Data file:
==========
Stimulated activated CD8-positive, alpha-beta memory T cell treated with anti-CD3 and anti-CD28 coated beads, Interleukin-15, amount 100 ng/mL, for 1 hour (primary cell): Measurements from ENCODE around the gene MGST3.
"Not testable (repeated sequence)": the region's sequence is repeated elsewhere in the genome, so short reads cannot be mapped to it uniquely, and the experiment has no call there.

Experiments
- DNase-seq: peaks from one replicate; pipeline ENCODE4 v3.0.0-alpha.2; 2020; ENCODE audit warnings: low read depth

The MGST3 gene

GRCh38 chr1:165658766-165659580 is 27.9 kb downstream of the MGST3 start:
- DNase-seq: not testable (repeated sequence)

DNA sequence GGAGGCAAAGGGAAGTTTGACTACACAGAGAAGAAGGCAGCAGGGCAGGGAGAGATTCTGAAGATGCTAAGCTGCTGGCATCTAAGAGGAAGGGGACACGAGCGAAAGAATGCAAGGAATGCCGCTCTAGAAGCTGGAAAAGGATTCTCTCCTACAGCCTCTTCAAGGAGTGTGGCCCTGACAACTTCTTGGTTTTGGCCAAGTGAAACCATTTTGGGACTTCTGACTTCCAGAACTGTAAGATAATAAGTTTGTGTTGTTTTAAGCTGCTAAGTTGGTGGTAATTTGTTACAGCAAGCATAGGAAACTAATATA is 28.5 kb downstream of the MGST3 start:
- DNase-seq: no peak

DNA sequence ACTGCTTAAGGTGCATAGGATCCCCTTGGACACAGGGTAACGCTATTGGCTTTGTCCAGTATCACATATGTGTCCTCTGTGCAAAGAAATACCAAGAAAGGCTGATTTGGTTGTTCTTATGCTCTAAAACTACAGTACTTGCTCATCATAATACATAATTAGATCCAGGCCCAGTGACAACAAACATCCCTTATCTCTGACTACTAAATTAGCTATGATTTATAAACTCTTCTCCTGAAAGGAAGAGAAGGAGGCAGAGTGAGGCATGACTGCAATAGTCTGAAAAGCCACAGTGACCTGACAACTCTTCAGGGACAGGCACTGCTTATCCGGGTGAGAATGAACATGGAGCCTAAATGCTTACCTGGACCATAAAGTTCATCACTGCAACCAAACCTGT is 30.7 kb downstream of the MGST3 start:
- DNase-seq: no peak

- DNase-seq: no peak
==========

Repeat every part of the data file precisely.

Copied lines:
Stimulated activated CD8-positive, alpha-beta memory T cell treated with anti-CD3 and anti-CD28 coated beads, Interleukin-15, amount 100 ng/mL, for 1 hour (primary cell): Measurements from ENCODE around the gene MGST3.
"Not testable (repeated sequence)": the region's sequence is repeated elsewhere in the genome, so short reads cannot be mapped to it uniquely, and the experiment has no call there.

Experiments
- DNase-seq: peaks from one replicate; pipeline ENCODE4 v3.0.0-alpha.2; 2020; ENCODE audit warnings: low read depth

The MGST3 gene

GRCh38 chr1:165658766-165659580 is 27.9 kb downstream of the MGST3 start:
- DNase-seq: not testable (repeated sequence)

DNA sequence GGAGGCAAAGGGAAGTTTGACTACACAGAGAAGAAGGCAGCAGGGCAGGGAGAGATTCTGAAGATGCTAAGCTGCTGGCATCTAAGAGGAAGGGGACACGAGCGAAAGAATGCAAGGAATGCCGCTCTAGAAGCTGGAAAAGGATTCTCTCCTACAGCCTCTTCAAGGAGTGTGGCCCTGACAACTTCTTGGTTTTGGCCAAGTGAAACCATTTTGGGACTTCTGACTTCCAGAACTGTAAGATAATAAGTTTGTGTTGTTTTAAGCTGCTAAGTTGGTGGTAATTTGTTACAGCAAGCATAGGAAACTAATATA is 28.5 kb downstream of the MGST3 start:
- DNase-seq: no peak

DNA sequence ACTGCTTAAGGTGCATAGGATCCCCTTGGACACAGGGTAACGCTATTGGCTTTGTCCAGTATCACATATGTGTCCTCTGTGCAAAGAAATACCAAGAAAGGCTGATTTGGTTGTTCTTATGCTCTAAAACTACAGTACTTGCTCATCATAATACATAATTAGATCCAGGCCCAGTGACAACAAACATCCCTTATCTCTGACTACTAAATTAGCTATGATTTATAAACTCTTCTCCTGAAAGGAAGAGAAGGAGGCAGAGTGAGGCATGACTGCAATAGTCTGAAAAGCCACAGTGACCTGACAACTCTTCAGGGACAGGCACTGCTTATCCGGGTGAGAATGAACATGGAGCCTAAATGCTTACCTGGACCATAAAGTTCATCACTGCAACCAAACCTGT is 30.7 kb downstream of the MGST3 start:
- DNase-seq: no peak

- DNase-seq: no peak